India-Australia Current Affairs

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Indian Warships reach Australia to take part in Bilateral Maritime Exercise AUSINDEX-17

Indian warships have reached Australia’s port city of Freemantle to take part in a week-long naval exercise off the Western Australian coast.

Salient Highlights

Exercise Australia-India (AUSINDEX) was first conducted off the East Coast of India in September 2015. AUSINDEX-17 will be the second overall bilateral drill between Indian Navy and Royal Australian Navy.

AUSINDEX bilateral exercise aims to enhance interoperability and professional interaction between two navies.

Politically, the joint exercise assumes significance as India is yet to take a final decision to accommodate Australia’s request to participate in the Indian-led Malabar naval exercise this year. Malabar naval exercise involves the navies of India, Japan, and the United States.

Indian warships INS Kamorta, the INS Shivalik (first stealth warship built in India), and oiler INS Jyoti, will take part in the exercise.

Australian warships which will take part in the exercise includes missile frigate HMAS Newcastle; diesel-electric submarine HMAS Waller; special operations unit, Clearance Diving Team Four; and P3 Orion maritime patrol aircraft of the Royal Australian Air Force.

The exercise will be held between June 17 and 19.

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Australia abolishes 457 Visa Programme largely used by Indians

Australia has abolished the 457 Visa Programme used by thousands of temporary foreign workers, a majority of them Indians to address growing unemployment in that country. Instead, Australia wants to adopt ‘Australians first’ approach to skilled migration.

Since access to the skills is important for the growth and investment of that country’s businesses, it intends to replace the 457 visa programme by another visa programme, with new restrictions. The new temporary visa will be designed in such a way it will help in recruiting the best and brightest to fill critical skill gaps in the interest of that nation. The new visa will ensure that foreign workers are not brought into Australia just because it is easy for the employers to recruit a foreign worker than go to the trouble of hiring an Australian.

There are about 95,757 workers in Australia on primary 457 visa programme. Worryingly, the majority of the visa holders are from India followed by the UK and China. This announcement has come days after Prime Minister Turnbull visited India where a range of issues, including national security, counter-terrorism, education and energy, were discussed. Totally, six agreements were signed during his visit.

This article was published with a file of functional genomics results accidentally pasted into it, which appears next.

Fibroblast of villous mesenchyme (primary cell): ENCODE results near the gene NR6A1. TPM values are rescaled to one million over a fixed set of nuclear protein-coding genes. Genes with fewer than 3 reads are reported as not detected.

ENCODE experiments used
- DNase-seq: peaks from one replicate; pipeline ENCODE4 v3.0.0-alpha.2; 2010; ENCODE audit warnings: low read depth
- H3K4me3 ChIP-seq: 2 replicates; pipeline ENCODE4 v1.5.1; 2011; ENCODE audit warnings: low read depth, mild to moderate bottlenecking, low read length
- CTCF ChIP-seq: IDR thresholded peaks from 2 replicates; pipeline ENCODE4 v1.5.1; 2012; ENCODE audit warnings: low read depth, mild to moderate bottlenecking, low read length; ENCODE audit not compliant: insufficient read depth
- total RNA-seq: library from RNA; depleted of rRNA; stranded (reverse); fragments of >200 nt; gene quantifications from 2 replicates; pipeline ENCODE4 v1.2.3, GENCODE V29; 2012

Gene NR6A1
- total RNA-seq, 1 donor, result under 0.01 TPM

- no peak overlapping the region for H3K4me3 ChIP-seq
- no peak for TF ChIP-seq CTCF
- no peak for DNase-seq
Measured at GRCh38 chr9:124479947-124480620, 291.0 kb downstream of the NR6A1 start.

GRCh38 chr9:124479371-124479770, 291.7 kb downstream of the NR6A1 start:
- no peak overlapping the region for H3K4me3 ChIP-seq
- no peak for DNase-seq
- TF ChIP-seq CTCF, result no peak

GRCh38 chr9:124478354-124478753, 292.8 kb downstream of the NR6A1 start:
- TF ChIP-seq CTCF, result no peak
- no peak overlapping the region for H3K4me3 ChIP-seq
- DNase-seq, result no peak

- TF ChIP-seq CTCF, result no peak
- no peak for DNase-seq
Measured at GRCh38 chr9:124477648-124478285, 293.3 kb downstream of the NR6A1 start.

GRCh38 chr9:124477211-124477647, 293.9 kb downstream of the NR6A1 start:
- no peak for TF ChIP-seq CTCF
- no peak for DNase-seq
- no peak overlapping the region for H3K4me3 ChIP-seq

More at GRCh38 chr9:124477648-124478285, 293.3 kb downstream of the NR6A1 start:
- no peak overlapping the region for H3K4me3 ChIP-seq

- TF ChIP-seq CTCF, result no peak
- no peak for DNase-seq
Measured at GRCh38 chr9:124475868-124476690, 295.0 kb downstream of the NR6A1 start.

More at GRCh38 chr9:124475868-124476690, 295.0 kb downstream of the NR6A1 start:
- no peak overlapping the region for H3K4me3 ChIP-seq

457 Visa

The 457 visa allows Australian employers to employ foreign workers for a period up to four years in skilled jobs where there is a shortage of Australian workers. The visa holders are eligible to bring family members, who have unrestricted work and study rights in Australia. The visa was introduced during the tenure of Prime Minister John Howard in 1996.

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India, Australia sign six agreements

India and Australia have singed six agreements in various fields such as terrorism, sports, health, environment, aviation sector to boost bilateral cooperation.

These agreements were signed in presence of Prime Minister Narendra Modi and his visiting Australian counterpart Malcolm Turnbull after delegation level talks.

Signed MoUs are
  • MoU on Cooperation in Sports.
  • MoU on Cooperation in the field of Health and Medicine.
  • MoU on Cooperation in the field of Environment, Climate and Wildlife.
  • MoU for Promotion and Development of Cooperation in Civil Aviation Security
  • MoU on Cooperation in Combatting International Terrorism and Transnational Organized Crime.
  • Implementation arrangement between ISRO and Geoscience Australia on Cooperation in Earth Observation and Satellite Navigation.
Highlights of delegation level talks
  • Both countries sought to provide a boost to trade and security ties including counterterrorism cooperation.
  • Trade deal: Both countries could not conclude negotiations for Comprehensive Economic Cooperation Agreement (CECA) which they have been negotiating.
  • Uranium Supply: Australia held that ready to supply uranium to India as soon as possible. Both countries had signed civil nuclear cooperation in 2013 but actual supply has not yet commenced due to absence of any commercial contract.
  • NSG membership: Australia will spport for India’s membership of the Nuclear Suppliers Group and also for Australia Group and the Wassenaar Arrangement, the two export control regimes.
  • Maritime security: Both countries agreed share common interests in ensuring maritime security and the safety of sea lines of communication.
  • They also recognised importance of freedom of navigation and overflight, unimpeded lawful commerce, resolving maritime disputes by peaceful means, in accordance with international law, including UNCLOS.
  • Defence: Both countries agreed to remain strongly committed to the breadth of their defence ties and recalled the Special Forces Bilateral Exercise conducted in October 2016.
  • They agreed that the bilateral maritime exercise first held in the Bay of Bengal in 2015 will be repeated off Western Australia in the first half of 2018. They took decision for first bilateral Army-to-Army exercise to take place in 2018.
  • They also agreed to look forward to the inaugural secretaries’ defence and foreign affairs dialogue in the ‘2+2’ format as a new mechanism to build on the deep strategic partnership.

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